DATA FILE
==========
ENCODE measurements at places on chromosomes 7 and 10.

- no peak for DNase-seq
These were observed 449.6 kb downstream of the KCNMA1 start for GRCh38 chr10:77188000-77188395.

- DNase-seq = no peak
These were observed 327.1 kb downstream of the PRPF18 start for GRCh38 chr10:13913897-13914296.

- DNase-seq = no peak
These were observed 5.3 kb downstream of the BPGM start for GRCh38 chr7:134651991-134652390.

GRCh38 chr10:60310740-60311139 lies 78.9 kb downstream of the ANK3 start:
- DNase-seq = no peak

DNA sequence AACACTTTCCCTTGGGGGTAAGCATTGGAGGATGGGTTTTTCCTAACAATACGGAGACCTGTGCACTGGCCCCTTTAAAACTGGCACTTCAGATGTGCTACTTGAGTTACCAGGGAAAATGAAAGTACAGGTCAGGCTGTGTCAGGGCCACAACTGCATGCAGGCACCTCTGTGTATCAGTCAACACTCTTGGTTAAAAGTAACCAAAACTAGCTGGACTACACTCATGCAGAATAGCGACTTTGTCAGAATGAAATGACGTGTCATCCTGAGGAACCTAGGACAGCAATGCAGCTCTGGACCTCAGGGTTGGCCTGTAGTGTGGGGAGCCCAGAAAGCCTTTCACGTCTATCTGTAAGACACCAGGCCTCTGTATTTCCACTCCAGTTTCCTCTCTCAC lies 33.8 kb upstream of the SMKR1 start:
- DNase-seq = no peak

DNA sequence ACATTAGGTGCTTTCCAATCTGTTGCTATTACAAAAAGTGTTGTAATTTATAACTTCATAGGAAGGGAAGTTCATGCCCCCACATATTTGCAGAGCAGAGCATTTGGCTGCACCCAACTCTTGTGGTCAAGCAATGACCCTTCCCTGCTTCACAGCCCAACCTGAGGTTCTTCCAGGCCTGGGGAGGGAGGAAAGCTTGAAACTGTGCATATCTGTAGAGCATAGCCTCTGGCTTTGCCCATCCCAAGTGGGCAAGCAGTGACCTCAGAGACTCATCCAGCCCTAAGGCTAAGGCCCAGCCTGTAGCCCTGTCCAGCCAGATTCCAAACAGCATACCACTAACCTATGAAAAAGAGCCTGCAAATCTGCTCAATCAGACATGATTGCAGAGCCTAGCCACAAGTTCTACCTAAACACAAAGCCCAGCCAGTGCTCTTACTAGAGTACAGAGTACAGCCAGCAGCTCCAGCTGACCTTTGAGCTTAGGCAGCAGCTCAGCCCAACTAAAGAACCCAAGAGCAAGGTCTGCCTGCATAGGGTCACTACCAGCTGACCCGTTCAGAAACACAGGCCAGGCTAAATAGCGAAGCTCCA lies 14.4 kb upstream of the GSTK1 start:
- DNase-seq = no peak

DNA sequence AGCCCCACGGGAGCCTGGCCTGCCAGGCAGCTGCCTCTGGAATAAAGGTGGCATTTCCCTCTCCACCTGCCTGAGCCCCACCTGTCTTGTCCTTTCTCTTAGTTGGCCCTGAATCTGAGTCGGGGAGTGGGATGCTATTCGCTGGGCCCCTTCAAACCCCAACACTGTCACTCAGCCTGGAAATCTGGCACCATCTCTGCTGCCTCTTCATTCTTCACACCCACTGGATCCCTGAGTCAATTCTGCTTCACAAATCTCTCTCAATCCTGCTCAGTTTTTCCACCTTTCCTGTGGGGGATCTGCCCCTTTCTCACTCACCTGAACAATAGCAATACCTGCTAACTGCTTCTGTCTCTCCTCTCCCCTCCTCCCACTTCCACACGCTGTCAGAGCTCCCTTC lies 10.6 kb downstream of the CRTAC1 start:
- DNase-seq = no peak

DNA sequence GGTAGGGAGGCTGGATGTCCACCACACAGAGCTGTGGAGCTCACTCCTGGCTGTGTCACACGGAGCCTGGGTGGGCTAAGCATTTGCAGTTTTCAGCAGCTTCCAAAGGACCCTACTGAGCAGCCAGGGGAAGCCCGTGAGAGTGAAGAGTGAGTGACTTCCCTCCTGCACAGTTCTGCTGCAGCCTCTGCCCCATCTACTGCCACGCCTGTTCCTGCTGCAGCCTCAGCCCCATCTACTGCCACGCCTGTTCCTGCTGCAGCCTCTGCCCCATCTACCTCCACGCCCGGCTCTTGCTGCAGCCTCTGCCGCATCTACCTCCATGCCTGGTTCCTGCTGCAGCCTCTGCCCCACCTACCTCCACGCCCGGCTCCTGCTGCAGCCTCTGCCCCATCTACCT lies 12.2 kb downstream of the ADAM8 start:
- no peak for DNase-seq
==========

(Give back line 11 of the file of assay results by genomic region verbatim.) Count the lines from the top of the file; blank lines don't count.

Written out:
- DNase-seq = no peak